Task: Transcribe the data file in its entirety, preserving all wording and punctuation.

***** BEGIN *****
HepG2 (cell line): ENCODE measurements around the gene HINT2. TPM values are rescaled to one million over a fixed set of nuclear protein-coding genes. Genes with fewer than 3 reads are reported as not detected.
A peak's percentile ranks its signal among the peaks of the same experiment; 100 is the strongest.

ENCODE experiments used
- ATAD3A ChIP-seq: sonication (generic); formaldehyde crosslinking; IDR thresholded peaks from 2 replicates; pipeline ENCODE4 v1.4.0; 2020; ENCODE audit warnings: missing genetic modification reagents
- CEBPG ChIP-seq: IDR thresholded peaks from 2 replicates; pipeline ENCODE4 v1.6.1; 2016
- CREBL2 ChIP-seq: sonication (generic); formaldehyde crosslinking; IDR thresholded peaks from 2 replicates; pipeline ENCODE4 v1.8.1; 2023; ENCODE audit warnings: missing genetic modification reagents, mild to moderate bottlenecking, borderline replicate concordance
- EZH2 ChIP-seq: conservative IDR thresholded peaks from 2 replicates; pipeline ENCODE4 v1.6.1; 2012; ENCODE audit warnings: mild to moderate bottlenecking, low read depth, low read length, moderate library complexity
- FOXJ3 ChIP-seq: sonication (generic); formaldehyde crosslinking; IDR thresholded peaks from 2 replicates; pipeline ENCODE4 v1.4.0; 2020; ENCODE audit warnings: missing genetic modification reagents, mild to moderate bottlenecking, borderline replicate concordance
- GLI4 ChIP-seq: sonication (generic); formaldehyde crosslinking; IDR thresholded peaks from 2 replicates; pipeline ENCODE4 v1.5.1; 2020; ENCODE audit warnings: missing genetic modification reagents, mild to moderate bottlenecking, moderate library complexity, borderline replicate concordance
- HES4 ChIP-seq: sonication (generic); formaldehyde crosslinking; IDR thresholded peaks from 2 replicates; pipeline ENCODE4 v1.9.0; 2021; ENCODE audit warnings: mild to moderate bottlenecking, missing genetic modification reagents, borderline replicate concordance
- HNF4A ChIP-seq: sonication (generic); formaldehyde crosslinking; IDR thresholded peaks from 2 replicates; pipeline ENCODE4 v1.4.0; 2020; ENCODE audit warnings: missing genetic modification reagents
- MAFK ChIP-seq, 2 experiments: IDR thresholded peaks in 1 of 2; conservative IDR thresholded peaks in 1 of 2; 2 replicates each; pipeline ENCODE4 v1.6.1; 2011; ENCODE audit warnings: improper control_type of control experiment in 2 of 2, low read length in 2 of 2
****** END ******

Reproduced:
HepG2 (cell line): ENCODE measurements around the gene HINT2. TPM values are rescaled to one million over a fixed set of nuclear protein-coding genes. Genes with fewer than 3 reads are reported as not detected.
A peak's percentile ranks its signal among the peaks of the same experiment; 100 is the strongest.

ENCODE experiments used
- ATAD3A ChIP-seq: sonication (generic); formaldehyde crosslinking; IDR thresholded peaks from 2 replicates; pipeline ENCODE4 v1.4.0; 2020; ENCODE audit warnings: missing genetic modification reagents
- CEBPG ChIP-seq: IDR thresholded peaks from 2 replicates; pipeline ENCODE4 v1.6.1; 2016
- CREBL2 ChIP-seq: sonication (generic); formaldehyde crosslinking; IDR thresholded peaks from 2 replicates; pipeline ENCODE4 v1.8.1; 2023; ENCODE audit warnings: missing genetic modification reagents, mild to moderate bottlenecking, borderline replicate concordance
- EZH2 ChIP-seq: conservative IDR thresholded peaks from 2 replicates; pipeline ENCODE4 v1.6.1; 2012; ENCODE audit warnings: mild to moderate bottlenecking, low read depth, low read length, moderate library complexity
- FOXJ3 ChIP-seq: sonication (generic); formaldehyde crosslinking; IDR thresholded peaks from 2 replicates; pipeline ENCODE4 v1.4.0; 2020; ENCODE audit warnings: missing genetic modification reagents, mild to moderate bottlenecking, borderline replicate concordance
- GLI4 ChIP-seq: sonication (generic); formaldehyde crosslinking; IDR thresholded peaks from 2 replicates; pipeline ENCODE4 v1.5.1; 2020; ENCODE audit warnings: missing genetic modification reagents, mild to moderate bottlenecking, moderate library complexity, borderline replicate concordance
- HES4 ChIP-seq: sonication (generic); formaldehyde crosslinking; IDR thresholded peaks from 2 replicates; pipeline ENCODE4 v1.9.0; 2021; ENCODE audit warnings: mild to moderate bottlenecking, missing genetic modification reagents, borderline replicate concordance
- HNF4A ChIP-seq: sonication (generic); formaldehyde crosslinking; IDR thresholded peaks from 2 replicates; pipeline ENCODE4 v1.4.0; 2020; ENCODE audit warnings: missing genetic modification reagents
- MAFK ChIP-seq, 2 experiments: IDR thresholded peaks in 1 of 2; conservative IDR thresholded peaks in 1 of 2; 2 replicates each; pipeline ENCODE4 v1.6.1; 2011; ENCODE audit warnings: improper control_type of control experiment in 2 of 2, low read length in 2 of 2